Tuesday, April 29, 2014


One of the best ancillary benefits of chasing the ski racing dream comes in travelling. Living a little like a gypsy might not always be peaches-and-cream, but it is the perfect way to meet new friends and old, and to broadens one's perspective. Come springtime, I try to take these memories from the races and the road, and pass what I can onto the schools and classes I visit. With this in mind, here is a little intro video I put together to help share in the stories. Put to Johnny Cash's rendition of I've Been Everywhere, of course.

Sunday, April 13, 2014


My last day in the Nation's Capitol was jammed packed. I got up early and got in a run into the Georgetown neighborhood, along the Potomac River, then through the National Mall in Washington DC. Once I got back, it was soon time to head to the USA Today / Gannet Media offices across the river in Virginia. As I was coming from DC, the managing editor of the sports page picked me up right outside my hotel. I couldn't almost believe it, and made for a great way to learn a little bit more about the communication industry. From the managing editor and her team; from the most read section of the most read paper in America, no less.

While at USA Today, I got to shadow reporters as they had their daily meetings about when they expected to write and add articles to their online offerings. Most of the time, though, the conversations centered over what articles, graphics, and images would make the print edition. Between meetings, different journalists would take me aside, and show me what they were working on. Filing open records requests, investigative journalism, determining online layout, editorial decisions, designing for digital readership today and tomorrow were all areas I got to go and peak behind the curtain. Many thanks for Roxanne Scott, Mary Byrne, and many others at USA Today. 

After DC, I headed for Arizona. My grandparents are snowbirds, calling the Twin Cities of Minnesota their home during the summer months, and Arizona their refuge when the cold weather, snow and ice hit their home state. My favorite time of the day in Arizona are the evenings. During the day, the heat just hits you so hard, but the nights are just about perfect. When the sun starts setting, I always head out and do something, be it running a few miles, hitting a bucket of balls, or catch up with friends I haven't seen for far too long on the telephone.

The last day in Arizona, I was helping my Grandma out with some of the ins-and-outs of the digital world. We came along some old photos. Here's one of my favorites, from the late 1950s at Clear Lake, Minnesota.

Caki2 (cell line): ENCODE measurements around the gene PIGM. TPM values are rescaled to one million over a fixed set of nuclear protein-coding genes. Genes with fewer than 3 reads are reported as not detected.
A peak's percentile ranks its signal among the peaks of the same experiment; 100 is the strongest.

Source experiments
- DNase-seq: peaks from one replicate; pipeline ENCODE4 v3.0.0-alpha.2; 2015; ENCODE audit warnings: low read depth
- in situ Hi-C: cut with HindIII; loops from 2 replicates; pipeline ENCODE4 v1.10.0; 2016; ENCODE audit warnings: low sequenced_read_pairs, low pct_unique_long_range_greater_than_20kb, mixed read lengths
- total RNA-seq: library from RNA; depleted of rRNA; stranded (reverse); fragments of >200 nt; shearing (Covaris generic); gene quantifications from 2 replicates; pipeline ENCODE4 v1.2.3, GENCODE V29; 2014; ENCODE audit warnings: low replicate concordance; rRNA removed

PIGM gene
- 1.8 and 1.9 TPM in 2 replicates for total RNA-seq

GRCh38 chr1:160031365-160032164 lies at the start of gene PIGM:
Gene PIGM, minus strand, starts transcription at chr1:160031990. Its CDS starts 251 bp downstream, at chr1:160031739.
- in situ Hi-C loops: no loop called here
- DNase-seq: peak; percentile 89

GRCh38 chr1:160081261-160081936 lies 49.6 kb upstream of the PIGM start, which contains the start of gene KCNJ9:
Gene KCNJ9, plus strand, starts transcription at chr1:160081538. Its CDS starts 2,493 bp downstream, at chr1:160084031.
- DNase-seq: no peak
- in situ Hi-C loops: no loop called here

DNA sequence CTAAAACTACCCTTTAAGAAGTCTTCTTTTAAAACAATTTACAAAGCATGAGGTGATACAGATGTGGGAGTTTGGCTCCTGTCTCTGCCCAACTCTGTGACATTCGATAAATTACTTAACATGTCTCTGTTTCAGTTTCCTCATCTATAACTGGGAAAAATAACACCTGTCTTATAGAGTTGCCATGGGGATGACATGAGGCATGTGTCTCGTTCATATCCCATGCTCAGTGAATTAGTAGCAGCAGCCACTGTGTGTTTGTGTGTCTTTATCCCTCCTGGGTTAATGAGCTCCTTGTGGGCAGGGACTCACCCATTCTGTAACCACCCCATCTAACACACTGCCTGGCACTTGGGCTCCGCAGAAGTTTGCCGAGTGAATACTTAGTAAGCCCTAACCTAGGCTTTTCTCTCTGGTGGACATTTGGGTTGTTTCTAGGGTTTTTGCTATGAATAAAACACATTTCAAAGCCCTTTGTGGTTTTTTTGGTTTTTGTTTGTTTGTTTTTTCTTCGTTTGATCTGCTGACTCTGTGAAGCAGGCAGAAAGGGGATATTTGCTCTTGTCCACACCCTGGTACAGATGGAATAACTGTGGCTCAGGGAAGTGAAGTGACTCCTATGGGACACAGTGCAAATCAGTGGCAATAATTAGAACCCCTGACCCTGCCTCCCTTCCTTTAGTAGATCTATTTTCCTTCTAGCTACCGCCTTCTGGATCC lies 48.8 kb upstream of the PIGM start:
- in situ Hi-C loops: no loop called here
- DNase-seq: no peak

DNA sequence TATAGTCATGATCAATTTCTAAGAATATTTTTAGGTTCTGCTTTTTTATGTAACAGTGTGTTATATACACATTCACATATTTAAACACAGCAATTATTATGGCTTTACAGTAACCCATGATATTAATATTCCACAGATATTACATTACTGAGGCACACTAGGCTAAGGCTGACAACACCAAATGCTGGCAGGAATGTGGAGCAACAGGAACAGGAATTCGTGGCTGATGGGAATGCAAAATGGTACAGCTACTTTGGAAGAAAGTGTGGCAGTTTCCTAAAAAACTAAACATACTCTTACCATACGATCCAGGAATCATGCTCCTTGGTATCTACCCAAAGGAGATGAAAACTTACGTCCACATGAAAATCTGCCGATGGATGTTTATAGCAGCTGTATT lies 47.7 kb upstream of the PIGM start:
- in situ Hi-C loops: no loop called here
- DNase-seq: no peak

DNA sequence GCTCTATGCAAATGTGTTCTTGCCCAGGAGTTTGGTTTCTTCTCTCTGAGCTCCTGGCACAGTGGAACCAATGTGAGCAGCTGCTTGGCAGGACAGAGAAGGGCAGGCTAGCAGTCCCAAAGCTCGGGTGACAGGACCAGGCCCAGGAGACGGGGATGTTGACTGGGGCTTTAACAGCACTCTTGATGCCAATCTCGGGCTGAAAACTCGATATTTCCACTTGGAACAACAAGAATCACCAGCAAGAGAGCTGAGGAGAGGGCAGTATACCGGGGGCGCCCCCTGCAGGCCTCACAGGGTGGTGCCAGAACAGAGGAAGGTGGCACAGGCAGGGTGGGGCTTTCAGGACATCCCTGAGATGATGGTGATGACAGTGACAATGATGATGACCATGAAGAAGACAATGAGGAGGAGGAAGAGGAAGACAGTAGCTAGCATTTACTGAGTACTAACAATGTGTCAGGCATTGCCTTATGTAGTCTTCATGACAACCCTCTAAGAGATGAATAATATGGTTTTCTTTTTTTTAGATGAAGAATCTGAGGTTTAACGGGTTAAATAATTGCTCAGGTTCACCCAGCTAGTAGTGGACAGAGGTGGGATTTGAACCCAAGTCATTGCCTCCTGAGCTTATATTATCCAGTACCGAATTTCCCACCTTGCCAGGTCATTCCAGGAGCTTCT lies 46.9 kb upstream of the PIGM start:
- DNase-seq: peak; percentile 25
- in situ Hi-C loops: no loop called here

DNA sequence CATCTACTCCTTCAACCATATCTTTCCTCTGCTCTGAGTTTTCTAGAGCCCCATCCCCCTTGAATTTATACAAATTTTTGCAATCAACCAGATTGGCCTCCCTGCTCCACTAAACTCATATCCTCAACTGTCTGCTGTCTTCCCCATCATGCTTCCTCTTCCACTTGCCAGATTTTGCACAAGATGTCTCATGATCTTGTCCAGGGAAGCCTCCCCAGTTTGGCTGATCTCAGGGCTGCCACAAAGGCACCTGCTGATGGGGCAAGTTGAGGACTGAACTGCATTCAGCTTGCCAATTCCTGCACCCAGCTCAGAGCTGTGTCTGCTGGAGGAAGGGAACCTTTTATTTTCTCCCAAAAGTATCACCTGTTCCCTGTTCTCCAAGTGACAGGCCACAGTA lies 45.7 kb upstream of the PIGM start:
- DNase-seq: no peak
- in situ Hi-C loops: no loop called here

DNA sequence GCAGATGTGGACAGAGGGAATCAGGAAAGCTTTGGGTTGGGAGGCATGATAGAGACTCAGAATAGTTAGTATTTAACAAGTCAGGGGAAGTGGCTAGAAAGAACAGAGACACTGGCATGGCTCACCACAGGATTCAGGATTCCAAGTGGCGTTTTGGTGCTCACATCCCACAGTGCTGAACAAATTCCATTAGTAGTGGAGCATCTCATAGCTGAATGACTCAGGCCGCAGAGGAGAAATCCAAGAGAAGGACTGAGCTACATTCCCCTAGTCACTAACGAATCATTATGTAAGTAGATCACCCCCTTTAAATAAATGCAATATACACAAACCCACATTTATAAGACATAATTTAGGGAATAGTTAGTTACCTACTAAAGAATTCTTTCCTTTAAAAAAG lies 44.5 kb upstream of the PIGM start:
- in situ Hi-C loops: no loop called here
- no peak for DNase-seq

To Hab's 6th Grade Class at Orchard Elementary, I'm getting closer to my return! To the best of times, and those that will be.

Saturday, April 5, 2014

Life on the Nation's Capitol

So much about sports is the hard stuff, the hours spent running and roller skiing, the tiredness that seeps into the body from all the training, or the feelings of disappointment that can linger when one does not fully reach their potential in a competition. Fortunately, the Team USA visit to the White House is not like this. At all. The US Olympic Committee really takes care of the returning Olympians. I got flown in to the nation's capitol from Zurich, picked up at the airport, and ushered to a Hilton on the Virginia side of Washington D.C.

The first day in the Nation's Capitol, I was whisked away to Capitol Hill. It was fascinating to see the U.S. Congress in action.  While so many times it might not seem like the political system doesn't feel like it's working, I can tell you Senators Patty Murray (D-Wash.) and Amy Kobluchar (D-Minn.) were operating at some of the highest levels I've seen in business or politics.

The Hill just hummed with the energy of efficiency and purpose. And what looked like the just about all the young, hungry, over-worked, under-paid interns in America. A peak into a different world, for sure.

Who knew walking the Senate halls I'd run into the moose.  Also interesting, every Capitol Hill member I met not-so-subtlety mentioned that on the close of the business week in DC they were on a plane back to their home constituents. Every week.

Another cool point of mention is how both Team USA and the Olympic movement is the respect of opportunities given to Paralympians. The Olympic movement prescribes to the Greek (and not English) meaning to the prefix para:  "at or to one side, beside, side by side." When you think about it, this is a refrain of the most beautiful quality. 

On April 7th, NBC will play the "Best of US" television special we filmed while on the White House visit. If you tune in, you'll get to hear Paralympian downhiller Mark Bathum (pictured above) give an acceptance speech that should send shivers up your spine. I know it did mine.

For an American writer, I think the most revered recognition of your work would be to have your book in the Presidential library. Every book in there was written by an American, with the exception of the Qiran and the Bible. Maybe it was mostly the setting, but the book I most wanted to pick up off the shelves was one titled "The Making of an American." How can you not but wonder how you'd measure up? 

 I can think of no better ending to this large helping of patriotic words and images than to play for you a little video I put together for Mr. Haberberger's class following the conclusion of the Sochi Games:

                     "Never curb your enthusiasm. Put the whole of yourself into it." -Percy Cerutty

To the best of times. And those that will be. -Torin